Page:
China will no longer keep the yuan tied to the value of a dollar. The Chinese currency gained on the dollar, increasing exports of cotton and grains.
Bullish news: Canadian canola oil seed planting has now been reduced 3 million acres by rainy weather. Soy oil is the main substitute. Chinese soybean imports are expected to resume. Farmer selling remains light.
Soybean condition ratings were reduced 2 percent this week. Weather is becoming a concern with flooding in the north and drought in the south. Any yield threat supports prices.
Bearish news: Congress has failed to reinstate the dollar-a-gallon tax credit on soy diesel. Weekly soybean exports were a disappointment at 316,000 tons. Weekly soybean export inspections were 7 million bushels, down 9.5 percent.
Ninety-three percent of soybeans are planted; 94 percent is average. Sixty-nine percent of soybeans rate good to excellent, that is down 3 percent from last week but remains above average.
Bullish news: Energy prices are gaining strength. Ethanol use is increasing. Weekly corn export sales were again over a million tons at 1.27 million. Corn export sales have been over a million tons for nine of the past 11 weeks.
Cattle placed on feed were increased again. Poultry and pork production in China and Asia continues to increase. Chinese corn fields are dry and need rain. Weather in the southern United States and Delta is dry for corn. Some flooding may damage corn in parts of the Corn Belt. If production drops, that is price bullish.
Bearish news: Japan has reduced corn imports and the main supplier has been the United States. China sold only 60 percent of the corn offered for sale from government reserves.
EPA stalled on raising the ethanol blend to 15 percent. U.S. pork production is reduced by 50 million pounds. Corn export inspections dropped a whopping 41 percent this week. Total export inspections were 24.5 million bushels.
Seventy-five percent of corn rates good to excellent. That is down from 77 percent last week but average is 68 percent.
Bearish news: Argentina projects wheat production of 15 million tons. Australia’s wheat production is also expected to increase and reach 22 million tons. The European crop condition is also above average.
Winter wheat is 17 percent harvested, pressuring prices. The winter wheat crop is larger than predicted with a crop rating of 66 percent good to excellent. Spring wheat rates 84 percent good to excellent. Weekly export inspections dropped 18 percent from last week to 11.5 million bushels. Winter wheat is 17 percent harvested and pressuring prices (27 percent is average).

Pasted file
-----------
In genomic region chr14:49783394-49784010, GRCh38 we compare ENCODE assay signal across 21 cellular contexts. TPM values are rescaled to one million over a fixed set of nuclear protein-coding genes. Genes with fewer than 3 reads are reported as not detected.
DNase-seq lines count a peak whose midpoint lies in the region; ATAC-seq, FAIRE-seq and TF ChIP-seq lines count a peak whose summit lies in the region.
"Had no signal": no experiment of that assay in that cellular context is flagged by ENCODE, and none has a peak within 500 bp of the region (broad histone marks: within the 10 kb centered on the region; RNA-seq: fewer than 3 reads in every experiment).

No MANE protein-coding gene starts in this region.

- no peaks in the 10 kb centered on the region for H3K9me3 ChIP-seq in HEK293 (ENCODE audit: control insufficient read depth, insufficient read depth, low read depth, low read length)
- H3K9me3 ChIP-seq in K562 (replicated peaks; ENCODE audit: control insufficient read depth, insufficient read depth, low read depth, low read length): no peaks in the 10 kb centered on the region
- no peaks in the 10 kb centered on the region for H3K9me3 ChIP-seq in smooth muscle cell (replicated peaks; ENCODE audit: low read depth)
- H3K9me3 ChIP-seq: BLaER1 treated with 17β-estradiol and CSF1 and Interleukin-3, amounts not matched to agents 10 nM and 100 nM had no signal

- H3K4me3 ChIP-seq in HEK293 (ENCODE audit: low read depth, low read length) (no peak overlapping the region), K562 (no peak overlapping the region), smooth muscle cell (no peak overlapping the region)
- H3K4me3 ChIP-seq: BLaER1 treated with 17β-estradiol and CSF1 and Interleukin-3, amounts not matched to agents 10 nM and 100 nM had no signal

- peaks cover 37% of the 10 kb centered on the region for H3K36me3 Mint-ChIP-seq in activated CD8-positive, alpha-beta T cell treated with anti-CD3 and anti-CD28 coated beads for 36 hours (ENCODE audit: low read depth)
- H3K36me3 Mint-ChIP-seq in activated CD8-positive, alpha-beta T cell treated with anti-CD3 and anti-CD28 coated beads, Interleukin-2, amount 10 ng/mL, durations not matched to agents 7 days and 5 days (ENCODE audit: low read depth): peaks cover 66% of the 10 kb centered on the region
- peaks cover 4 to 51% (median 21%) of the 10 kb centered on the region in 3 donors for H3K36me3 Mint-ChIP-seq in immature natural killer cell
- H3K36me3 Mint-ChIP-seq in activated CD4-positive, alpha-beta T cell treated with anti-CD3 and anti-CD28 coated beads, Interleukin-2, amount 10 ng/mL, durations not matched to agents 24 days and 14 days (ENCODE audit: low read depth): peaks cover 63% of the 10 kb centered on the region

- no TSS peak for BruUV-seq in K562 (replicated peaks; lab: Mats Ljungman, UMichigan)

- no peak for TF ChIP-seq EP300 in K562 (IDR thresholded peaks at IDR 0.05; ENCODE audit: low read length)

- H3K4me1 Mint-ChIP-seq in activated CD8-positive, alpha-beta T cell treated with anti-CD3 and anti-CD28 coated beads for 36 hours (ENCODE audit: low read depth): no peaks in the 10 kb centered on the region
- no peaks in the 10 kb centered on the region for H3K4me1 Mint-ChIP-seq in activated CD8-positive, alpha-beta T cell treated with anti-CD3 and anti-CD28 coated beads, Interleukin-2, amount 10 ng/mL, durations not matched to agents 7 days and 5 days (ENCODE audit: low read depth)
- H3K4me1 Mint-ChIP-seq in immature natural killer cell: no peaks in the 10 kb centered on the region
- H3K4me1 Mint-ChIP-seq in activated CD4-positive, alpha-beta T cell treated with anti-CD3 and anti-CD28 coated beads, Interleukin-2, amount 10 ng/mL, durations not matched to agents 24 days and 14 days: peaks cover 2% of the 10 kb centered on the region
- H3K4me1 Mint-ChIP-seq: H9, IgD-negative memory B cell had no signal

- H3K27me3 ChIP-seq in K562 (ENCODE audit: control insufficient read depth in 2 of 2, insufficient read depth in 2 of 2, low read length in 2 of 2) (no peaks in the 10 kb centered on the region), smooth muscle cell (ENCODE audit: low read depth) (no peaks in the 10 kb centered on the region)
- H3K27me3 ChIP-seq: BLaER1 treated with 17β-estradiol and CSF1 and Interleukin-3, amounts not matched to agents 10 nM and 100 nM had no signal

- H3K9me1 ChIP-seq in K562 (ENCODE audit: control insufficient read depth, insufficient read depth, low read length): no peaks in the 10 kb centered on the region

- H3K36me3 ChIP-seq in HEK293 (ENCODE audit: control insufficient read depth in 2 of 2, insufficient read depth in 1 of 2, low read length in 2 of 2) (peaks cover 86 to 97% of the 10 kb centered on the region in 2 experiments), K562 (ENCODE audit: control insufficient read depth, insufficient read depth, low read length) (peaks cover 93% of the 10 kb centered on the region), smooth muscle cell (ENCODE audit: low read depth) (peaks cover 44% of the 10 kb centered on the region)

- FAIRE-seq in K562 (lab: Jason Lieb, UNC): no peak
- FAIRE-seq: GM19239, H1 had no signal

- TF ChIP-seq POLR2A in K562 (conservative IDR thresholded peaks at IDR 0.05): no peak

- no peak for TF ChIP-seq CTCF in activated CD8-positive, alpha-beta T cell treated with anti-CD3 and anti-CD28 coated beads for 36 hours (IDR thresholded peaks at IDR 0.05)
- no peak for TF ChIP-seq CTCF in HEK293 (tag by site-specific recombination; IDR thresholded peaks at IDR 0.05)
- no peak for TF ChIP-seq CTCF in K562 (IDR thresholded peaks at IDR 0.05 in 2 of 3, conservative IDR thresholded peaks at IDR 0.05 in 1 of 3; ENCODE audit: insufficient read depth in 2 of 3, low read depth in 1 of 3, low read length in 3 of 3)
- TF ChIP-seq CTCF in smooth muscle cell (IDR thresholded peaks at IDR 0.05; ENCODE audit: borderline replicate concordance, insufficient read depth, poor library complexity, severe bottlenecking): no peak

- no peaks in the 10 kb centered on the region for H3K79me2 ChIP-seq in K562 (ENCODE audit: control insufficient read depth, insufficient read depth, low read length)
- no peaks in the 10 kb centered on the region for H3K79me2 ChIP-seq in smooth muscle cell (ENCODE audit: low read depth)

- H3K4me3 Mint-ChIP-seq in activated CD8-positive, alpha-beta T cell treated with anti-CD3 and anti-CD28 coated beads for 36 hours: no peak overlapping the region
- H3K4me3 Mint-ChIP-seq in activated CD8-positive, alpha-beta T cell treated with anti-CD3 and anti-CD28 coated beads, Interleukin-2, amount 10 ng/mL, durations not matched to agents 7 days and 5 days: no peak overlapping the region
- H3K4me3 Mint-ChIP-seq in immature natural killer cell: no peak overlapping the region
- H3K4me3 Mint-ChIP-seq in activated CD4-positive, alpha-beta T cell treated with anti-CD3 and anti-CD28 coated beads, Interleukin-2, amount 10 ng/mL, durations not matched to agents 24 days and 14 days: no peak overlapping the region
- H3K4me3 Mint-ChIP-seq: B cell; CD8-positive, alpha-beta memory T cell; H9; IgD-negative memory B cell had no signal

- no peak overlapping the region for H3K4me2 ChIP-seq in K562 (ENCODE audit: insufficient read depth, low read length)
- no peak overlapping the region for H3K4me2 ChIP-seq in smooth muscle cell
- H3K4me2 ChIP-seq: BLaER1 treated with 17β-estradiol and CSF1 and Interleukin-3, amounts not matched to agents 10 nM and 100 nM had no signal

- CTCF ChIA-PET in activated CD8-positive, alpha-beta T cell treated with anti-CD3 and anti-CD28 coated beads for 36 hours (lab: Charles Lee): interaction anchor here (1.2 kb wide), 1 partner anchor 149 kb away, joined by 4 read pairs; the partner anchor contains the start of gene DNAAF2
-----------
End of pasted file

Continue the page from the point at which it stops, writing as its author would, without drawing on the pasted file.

Bullish news: Weekly export sales of 959,500 tons are the largest of the year. Wheat demand has increased and world production is lower.
Russia, Uzbekistan and Canada all have fewer acres of wheat planted this year. The crop condition rating for U.S. spring wheat is near record high 84 percent good to excellent, so yields are good. Winter wheat harvest is pressuring prices and the condition rating is high at 66 percent. The bottom-line: crop profitability may be good despite declining price.
Bearish news: Technical charts turned bearishly down and fundamentals (large supply, low demand) returned to pressure prices. U.S. rice production potential is bearishly high. The crop is on track to hit record production numbers.
Vietnamese rice is selling for $360 per ton. The Vietnamese crop has excellent potential. Other nations have large supplies of rice, but Pakistan prices are about as high as Thailand prices.
Bullish news: Weekly rice exports were 56,300 tons. That number would not be considered high except that it is high for this time of year. Most of the sales went to Central America.
Thailand rice production potential is rumored to be dropping due to drought and reduced reservoir levels limiting irrigation. China also has dry conditions but no talk of reduced rice production.
Bullish news: Export demand is leading cotton prices higher. Supplies registered for delivery have been declining as commercial traders release stored cotton for export shipments. Bales registered for delivery have declined from over a million bales to 548,000 this month. There was a 23 percent drop in one week of 173,000 bales. Shipments of cotton are increased.
Weekly cotton exports were 536,000. That is less than last week’s 823,000 but more than twice the market expectation. A weather premium is developing with hot, dry weather in Texas and the Delta. Cotton prices reached a 20-month high but a pull-back is expected.
Bearish news: China had much needed rain on at least half of their cotton acres. India’s entire cotton crop received favorable rain. Production in Asia is now expected to increase.
U.S. cotton condition rating is now 62 percent good to excellent. That has dropped slightly but exceeds average. Twenty-seven percent of cotton is squaring and that is ahead of average. Interestingly, only 4 percent is squaring where 6 percent is average. That is not a significant difference.